Deborah Ann Woll’s Karen Page this season, for the most part, is still the same Karen Page we had last time; a crusader of truth with the heart and conviction of a hero… which sometimes goes a little bit too far. Karen gets into trouble a lot this season and that’s understating it. I’ll be elaborating my criticisms of the season as a whole in a bit, but one of the things I found laughable this time around was the number of times Karen’s life is put in danger. Detective Sargent Brett Mahoney puts it eloquently in the last episode, “Any shit-storm you’re not a part of?” Woll plays Karen Page with such vulnerability; the vulnerability of a woman dealing with things that are way beyond reach. Page stands emotionally weak among a cast of gun-toting and sai wielding vigilantes, but stands just as strong and triumphant in the wake of adversity. She may weep at the sight of a bloodied and mangled corpse but she takes crap from no one. Even from the big bad Punisher. Deborah’s Karen Page is a force to be reckoned with.
Going back to my point of having an improved season on all fronts, Season 2 is superior in narrative cohesion and pacing compared to Season 1. As much as I championed the first season, I have to admit that it does get weary and dragging as it goes along. The pacing is stilted; multiple B plots spin off into different tangents which become detrimental to the urgency of the A plot. As mentioned by my colleague Doug Herring, Season 2 is a wise experiment in telling serialized comic book stories. Instead of having an overarching plot divided into 13 episodes like was the case with the first season, Season 2 is divided into three parts, akin to a 13-issue run in the comics. Story arcs smoothly wrap up as new ones are fluidly introduced; the Punisher is arrested at the end of an episode just as Elektra breaks into Matt Murdock’s apartment; Matt and Elektra discover The Hand as Frank Castle is sentenced to prison where he meets Wilson Fisk. It’s a storytelling exercise that works wonders for the season. There’s a delicate balance between character, expository and world building moments. The narrative is in constant forward momentum, yet it still finds time to breathe.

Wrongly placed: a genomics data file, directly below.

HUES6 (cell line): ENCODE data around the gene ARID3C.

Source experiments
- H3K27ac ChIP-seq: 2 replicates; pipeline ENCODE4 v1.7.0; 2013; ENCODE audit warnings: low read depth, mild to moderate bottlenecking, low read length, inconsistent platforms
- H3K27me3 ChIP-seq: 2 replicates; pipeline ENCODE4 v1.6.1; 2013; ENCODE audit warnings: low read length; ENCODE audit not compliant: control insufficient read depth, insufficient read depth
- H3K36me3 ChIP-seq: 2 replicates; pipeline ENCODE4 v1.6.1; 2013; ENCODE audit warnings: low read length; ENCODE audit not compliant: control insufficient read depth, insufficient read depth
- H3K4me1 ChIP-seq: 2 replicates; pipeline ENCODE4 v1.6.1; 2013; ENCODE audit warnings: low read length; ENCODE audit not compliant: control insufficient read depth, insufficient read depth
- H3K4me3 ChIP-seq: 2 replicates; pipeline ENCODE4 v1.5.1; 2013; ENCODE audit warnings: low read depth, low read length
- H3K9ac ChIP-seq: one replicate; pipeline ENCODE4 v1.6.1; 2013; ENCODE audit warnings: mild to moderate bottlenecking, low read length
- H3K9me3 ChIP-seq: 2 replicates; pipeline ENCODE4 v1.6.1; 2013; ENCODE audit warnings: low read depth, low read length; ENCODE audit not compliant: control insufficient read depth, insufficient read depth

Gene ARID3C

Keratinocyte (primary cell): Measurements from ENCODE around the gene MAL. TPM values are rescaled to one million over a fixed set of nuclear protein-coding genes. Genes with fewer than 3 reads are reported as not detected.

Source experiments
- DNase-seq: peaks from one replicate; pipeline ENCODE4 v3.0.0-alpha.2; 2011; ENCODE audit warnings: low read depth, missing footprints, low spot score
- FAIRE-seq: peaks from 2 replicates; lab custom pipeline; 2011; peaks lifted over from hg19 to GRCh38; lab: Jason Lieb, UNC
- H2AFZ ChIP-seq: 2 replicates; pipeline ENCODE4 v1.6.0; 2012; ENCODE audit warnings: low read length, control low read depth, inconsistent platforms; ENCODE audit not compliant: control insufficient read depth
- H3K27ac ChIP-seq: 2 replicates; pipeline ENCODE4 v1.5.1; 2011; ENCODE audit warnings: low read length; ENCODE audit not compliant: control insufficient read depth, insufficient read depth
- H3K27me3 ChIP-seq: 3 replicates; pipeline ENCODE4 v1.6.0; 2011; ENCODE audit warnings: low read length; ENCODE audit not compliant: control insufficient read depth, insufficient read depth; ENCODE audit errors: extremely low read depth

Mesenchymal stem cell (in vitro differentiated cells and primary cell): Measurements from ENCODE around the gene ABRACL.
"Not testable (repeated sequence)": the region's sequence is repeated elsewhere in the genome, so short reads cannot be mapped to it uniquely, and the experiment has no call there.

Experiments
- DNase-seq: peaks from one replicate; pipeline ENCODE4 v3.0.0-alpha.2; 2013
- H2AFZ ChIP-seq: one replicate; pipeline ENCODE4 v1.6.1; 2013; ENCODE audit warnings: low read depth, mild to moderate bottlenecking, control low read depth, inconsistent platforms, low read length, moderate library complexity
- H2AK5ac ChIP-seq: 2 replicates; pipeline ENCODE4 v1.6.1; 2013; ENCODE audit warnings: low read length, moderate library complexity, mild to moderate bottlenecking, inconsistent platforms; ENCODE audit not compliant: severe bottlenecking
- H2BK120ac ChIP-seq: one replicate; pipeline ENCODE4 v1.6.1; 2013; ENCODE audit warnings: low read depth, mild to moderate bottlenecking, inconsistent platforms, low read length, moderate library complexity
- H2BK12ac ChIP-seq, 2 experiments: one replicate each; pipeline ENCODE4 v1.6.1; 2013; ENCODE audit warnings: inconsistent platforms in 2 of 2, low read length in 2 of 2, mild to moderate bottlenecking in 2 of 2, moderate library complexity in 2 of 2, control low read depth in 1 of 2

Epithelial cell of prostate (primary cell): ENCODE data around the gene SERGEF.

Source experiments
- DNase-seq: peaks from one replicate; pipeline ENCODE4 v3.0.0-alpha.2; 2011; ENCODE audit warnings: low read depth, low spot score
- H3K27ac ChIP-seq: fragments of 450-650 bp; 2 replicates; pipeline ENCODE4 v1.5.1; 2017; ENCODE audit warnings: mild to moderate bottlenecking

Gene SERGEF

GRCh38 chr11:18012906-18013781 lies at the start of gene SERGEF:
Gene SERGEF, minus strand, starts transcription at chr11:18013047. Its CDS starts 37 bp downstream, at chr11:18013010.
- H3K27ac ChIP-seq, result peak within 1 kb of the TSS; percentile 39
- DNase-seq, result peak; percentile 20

That is the case for the first 10 or so episodes.
Amidst my praise and worship for this second season, it is not without flaw. The illusion of the season being close to – if not – perfect slowly disappears when you get to the back-end of the season. The convolutedness of having too many unresolved stories on your plate becomes evident in those final episodes. There are a few elements from the last three episodes that I perceive to be the cause of this slight dip in quality at the end of Season 2.
One of which is the Punisher’s Blacksmith subplot. Throughout the latter half of the season, we are given hints and clues about a mysterious figure called the Blacksmith. The Blacksmith is the figure said to be responsible for the massacre in Central Park which ended the Castle family as we know it and inadvertently birthed the Punisher. Frank Castle spends a lot of the latter half fighting his way through prison and Hell’s Kitchen looking for answers about the massacre, for us only to find out in the most Shyamalan twist – that the Blacksmith was an unsuspecting character we met earlier in the season; his former commanding officer, Col. Schoonhoover. With that in mind, not only do his actions defending Frank Castle on the stand make no sense, this whole subplot – which we spend 3 to 4 episodes exploring – has no bearing to the super important season finale arc. It feels like a quick solution to give the Punisher the closure he needs this season and a reason to keep the character in the final episodes.